WhaleTrack Ireland ​is an exciting new project, which aims to determine what large baleen whales are doing in Irish waters, where are they coming from and going to. This project engages with citizen scientists, described as “​the collection of data relating to the natural world by members of the general public, typically as part of a collaborative project with professional scientists​”. IWDG have been encouraging and working with citizen scientists for decades.

WhaleTrack Ireland is funded by Ryanair through the company’s Carbon Offset Program which is supported by voluntary donations made  by Ryanair customers during the booking process

The IWDG aims to learn more about the large whales that annually visit our shores to feed. Humpback and fin whales will be watched from land along the southwest and south coasts from Clare to Waterford and (where possible) attempts will be made to reach these animals by boat. Biopsy sampling will take place to gather genetic samples using a crossbow to determine the whales genders, pollution levels and even what prey they have eaten! Acoustic monitoring will take place using hydrophones and traps to identify areas of importance along with continuing the groups photo-identification projects and measuring whales total length and body condition using a drone.

The year-long project began in September 2018 and will help answer long standing questions about these large but secretive animals.

The humpback whale is the most iconic of all whales.  They populations were once depleted worldwide through commercial whaling but they are now slowly recovering. In 1999 the Irish Whale and Dolphin Group started to catalogue photographed humpback whales. Since then 92 individuals have been recorded mainly off Counties Cork and Kerry but there are records now from all around the Irish coastline. They travel here to feed on shoaling fish but some “Irish” whales have been recorded in Iceland, Norway, the Netherlands and Gibraltar but the breeding grounds for these “Irish” whales remains a mystery. The time humpbacks return to Irish waters has changed in recent years from late Autumn to Spring and we do not know whether our waters are their final destination or just a stop off point. Clearly we still have a lot to learn about these giants which WhaleTrack Ireland aims to answer.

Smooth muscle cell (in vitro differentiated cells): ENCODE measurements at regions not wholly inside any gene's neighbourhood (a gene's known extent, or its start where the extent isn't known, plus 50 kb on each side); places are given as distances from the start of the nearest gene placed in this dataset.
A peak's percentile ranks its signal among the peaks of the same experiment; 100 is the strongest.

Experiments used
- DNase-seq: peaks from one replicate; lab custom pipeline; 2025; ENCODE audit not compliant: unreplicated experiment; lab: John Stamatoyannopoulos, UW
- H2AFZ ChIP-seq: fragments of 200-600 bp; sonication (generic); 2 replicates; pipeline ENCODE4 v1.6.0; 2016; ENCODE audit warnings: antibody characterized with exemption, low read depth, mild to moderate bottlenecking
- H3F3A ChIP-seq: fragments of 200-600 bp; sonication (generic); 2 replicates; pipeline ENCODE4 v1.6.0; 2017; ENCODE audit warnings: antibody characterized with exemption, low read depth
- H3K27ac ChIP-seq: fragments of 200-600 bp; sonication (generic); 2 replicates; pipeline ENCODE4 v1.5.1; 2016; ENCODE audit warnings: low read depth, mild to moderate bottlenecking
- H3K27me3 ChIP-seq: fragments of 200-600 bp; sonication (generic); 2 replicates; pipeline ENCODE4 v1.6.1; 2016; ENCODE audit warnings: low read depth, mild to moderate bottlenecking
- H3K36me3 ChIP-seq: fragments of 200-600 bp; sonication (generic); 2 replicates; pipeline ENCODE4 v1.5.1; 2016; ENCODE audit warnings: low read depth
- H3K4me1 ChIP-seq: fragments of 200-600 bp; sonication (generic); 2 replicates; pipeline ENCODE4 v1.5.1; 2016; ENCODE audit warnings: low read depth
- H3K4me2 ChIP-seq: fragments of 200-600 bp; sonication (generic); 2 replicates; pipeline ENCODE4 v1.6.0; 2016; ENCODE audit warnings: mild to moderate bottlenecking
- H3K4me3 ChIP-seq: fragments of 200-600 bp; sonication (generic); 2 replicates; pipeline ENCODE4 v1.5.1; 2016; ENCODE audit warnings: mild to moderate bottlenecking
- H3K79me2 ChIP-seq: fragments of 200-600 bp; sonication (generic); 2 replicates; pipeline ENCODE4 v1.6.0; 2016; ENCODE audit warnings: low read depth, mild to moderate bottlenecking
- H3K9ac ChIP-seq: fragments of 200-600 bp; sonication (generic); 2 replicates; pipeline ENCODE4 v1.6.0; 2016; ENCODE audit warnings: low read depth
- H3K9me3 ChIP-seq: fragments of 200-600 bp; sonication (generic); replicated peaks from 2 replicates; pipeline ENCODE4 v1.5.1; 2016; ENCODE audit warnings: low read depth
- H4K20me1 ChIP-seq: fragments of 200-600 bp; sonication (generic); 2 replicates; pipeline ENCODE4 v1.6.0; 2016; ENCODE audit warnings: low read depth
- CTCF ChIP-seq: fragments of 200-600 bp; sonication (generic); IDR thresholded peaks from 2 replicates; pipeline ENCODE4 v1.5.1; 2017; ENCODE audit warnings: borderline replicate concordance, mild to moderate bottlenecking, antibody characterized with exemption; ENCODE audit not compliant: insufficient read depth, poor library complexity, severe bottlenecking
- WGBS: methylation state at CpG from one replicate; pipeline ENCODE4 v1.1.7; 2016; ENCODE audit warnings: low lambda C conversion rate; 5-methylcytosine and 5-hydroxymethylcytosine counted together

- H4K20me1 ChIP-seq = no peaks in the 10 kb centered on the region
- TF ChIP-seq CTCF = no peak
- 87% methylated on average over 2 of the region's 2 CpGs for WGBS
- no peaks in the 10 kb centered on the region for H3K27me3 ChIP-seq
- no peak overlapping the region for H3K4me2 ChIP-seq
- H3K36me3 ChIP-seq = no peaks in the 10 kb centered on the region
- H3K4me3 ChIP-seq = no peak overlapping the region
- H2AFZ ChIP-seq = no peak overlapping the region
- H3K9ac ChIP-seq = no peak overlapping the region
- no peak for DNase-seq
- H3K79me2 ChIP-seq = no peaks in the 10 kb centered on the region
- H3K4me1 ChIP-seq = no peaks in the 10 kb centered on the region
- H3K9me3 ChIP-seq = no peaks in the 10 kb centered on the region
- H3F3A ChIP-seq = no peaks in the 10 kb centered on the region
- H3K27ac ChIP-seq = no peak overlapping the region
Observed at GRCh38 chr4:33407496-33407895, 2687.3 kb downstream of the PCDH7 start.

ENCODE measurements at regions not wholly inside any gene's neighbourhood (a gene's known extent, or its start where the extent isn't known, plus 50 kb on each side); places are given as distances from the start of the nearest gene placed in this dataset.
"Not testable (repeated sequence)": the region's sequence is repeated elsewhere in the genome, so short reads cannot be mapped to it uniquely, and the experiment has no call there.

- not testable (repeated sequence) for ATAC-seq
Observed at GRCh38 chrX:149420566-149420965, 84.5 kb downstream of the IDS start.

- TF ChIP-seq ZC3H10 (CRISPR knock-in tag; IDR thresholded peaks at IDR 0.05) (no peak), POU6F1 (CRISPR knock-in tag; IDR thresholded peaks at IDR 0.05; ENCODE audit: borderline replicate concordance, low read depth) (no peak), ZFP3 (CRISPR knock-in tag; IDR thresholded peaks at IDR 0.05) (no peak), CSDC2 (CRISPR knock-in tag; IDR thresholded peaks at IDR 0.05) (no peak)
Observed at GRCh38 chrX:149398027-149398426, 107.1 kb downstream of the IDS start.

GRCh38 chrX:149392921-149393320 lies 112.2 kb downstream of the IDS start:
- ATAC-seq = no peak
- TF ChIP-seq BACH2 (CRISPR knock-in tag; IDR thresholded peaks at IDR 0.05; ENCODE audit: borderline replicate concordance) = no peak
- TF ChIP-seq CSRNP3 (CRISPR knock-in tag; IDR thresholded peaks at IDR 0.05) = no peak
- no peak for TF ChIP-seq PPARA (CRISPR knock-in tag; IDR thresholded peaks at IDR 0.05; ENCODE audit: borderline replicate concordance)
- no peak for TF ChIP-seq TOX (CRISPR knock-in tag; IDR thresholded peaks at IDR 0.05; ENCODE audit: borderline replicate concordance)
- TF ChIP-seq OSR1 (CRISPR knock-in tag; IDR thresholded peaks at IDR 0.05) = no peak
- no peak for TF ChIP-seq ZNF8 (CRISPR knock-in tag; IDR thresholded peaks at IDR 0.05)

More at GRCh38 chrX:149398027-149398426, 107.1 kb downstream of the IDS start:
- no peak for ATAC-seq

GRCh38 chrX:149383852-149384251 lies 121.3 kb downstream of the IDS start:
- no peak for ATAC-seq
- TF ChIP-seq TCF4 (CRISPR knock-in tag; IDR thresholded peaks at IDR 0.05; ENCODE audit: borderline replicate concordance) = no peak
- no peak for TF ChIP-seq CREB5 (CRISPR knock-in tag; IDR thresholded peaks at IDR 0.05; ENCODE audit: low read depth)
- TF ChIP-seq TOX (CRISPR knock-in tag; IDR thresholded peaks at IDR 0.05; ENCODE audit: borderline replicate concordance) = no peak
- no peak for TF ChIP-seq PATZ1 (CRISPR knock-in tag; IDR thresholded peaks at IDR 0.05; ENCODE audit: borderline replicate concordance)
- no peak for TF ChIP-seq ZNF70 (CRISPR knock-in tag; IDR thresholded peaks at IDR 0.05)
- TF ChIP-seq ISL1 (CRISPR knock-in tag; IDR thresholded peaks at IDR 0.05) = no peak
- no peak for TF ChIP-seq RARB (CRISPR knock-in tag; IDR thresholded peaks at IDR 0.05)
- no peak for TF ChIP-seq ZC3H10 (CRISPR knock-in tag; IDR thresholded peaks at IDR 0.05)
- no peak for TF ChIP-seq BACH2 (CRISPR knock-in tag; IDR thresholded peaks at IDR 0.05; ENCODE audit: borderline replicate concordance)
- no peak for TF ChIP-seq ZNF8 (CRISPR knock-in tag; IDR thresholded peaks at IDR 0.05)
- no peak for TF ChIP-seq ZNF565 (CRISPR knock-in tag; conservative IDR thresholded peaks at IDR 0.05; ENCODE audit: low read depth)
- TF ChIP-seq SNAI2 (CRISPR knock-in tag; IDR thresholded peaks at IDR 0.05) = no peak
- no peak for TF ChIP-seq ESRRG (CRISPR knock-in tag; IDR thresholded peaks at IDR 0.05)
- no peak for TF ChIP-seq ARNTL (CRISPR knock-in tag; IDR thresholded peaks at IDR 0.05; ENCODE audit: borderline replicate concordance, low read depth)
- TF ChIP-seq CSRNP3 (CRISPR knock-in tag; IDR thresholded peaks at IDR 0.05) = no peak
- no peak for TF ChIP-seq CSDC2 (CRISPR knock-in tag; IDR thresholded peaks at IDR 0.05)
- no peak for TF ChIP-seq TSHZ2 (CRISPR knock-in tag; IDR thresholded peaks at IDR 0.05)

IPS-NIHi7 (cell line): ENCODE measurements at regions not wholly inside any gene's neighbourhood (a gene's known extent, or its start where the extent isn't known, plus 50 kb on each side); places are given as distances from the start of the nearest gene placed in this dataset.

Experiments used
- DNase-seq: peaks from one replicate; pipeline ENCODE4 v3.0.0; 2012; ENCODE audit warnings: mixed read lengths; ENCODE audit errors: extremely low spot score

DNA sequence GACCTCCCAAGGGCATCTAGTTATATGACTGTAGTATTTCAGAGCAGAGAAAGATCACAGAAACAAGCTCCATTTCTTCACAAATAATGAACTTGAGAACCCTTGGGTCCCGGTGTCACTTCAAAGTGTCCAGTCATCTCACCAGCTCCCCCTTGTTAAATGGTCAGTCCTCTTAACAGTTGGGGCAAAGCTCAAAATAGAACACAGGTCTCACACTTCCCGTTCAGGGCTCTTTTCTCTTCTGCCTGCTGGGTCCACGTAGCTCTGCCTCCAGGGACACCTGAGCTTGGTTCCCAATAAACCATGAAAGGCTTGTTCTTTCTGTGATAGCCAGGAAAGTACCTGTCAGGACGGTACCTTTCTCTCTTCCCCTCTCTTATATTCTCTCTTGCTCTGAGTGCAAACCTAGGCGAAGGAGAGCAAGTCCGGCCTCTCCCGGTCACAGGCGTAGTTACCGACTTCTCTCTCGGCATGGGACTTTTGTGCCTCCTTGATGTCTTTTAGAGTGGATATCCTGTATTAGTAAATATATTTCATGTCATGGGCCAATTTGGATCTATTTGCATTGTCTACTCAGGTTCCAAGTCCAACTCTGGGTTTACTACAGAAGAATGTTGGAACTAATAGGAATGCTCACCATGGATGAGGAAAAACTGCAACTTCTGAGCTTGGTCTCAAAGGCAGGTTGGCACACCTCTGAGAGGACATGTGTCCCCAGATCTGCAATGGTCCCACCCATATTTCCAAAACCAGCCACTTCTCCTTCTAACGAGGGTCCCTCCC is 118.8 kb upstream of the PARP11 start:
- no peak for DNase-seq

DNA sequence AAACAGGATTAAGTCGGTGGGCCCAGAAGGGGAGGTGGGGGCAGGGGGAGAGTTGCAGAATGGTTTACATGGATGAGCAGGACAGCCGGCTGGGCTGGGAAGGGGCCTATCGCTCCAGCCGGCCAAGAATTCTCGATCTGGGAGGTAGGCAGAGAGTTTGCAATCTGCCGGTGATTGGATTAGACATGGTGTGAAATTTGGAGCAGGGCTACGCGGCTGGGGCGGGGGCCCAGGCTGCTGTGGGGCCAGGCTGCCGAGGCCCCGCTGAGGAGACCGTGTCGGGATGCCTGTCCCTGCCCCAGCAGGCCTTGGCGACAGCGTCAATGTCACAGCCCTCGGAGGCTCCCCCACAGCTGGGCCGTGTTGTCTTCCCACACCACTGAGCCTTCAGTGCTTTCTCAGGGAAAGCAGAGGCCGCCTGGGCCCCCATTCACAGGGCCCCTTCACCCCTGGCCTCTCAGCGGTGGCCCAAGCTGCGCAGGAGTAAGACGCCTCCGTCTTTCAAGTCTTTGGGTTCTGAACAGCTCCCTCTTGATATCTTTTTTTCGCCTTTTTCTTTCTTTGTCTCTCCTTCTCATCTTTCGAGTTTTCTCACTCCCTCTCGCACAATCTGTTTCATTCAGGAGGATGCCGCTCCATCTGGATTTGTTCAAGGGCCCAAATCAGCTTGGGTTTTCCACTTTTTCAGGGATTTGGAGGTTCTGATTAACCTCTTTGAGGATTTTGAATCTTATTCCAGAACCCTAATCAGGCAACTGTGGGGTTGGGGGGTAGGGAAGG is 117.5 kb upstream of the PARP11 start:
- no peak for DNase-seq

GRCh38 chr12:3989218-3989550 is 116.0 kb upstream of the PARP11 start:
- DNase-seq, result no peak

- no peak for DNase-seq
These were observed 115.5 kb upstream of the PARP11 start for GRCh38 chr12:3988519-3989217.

Without funding the IWDG are very limited to what they can achieve.

WhaleTrack Ireland is funded by Ryanair through the company’s Carbon Offset Program, which is supported by voluntary donations made by Ryanair customers during the booking process




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